epitoke

epitoke

[′ep·ə‚tōk]
(invertebrate zoology)
The posterior portion of marine polychaetes; contains the gonads.
McGraw-Hill Dictionary of Scientific & Technical Terms, 6E, Copyright © 2003 by The McGraw-Hill Companies, Inc.
Mentioned in ?
References in periodicals archive ?
NR X X Metatrochophore larvae Family Sabellidae X X X Parasabella jamaicensis X X X Juvenile Family Spionidae X X X Metatrochophore larvae Family Syllidae X X X Subfamily Autolytinae NR X X Adult epitoke, male polybranchius Subfamily Eusyllinae X X X Odontosyllis sp.
Diglycidylether of Bisphenol A (DGEBA), Epitoke Resin 828 from Hexion Specialty Chemicals (epoxy equivalent = 187 g/eq) was used after drying under vacuum during 4 h at 80[degrees]C; 4-toluene-2,4-diisocyanate (TDI), 10-undecenoyl chloride, and 4-pentenoyl chloride from Aldrich were distilled before using.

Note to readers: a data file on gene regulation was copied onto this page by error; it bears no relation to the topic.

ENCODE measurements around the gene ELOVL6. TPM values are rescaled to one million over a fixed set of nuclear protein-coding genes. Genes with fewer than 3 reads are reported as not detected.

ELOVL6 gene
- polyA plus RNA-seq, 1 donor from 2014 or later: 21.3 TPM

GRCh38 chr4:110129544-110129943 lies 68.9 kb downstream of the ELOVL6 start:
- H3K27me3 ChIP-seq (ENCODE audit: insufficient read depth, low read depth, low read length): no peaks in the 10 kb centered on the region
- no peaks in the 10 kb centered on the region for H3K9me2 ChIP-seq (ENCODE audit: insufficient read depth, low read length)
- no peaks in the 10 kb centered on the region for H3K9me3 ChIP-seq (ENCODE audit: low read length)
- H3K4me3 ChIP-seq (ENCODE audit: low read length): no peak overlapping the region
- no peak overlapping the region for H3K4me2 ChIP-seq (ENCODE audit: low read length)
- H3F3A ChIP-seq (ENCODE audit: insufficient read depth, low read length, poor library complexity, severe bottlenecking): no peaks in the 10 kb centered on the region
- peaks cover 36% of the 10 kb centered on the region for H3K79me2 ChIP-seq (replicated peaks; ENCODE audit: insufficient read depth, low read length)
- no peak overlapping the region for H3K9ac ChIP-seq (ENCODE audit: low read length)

One specimen from the rocky intertidal of Limon was a female epitoke. Notopodial falcigers are absent and paragnaths are fewer than in nonepitokous specimens, I = 1, II = 21-22, III = 21, IV = 28, V = 0, VI = 5-6, VII & VII = 5.
In this work we describe an estuarine species of nereidid that bores in calcareous sedimentary rocks in shallow water in Chetumal Bay; two epitoke specimens were collected and are also described herein.
(epitoke stages and eggs) Phylum Arthropoda Class Crustacea Homarus americanus (advanced larval stages) Ovalipes ocellatus (zoea, megalops stages) Procellanid zoea Calanoid copepods Euphausids, spp.
A larva of Armandia brevis (Moore, 1906) was reared from an embryo in water containing spawning epitokes, attracted to the FHL dock with a submerged light.
During a palolo swarm, only the gonads are present, the reproductive organs, called epitokes, break off the main body of the worm, which stays in its coral home.
when great funnels of worms burst to the surface and spread out until the whole area is a wriggling mass of green and brown." People go out into the ocean to collect the epitokes, which are the yolky egg-filled posterior ends shed by the spawning females.
As the day wanes, the epitokes accumulate in enormous, tangled masses near the shores of the Melanesian islands.
Palolo generally emerge once a year to release their reproductive segments (epitokes) into nearshore waters (Caspers, 1984; Itano and Buckley, 1988).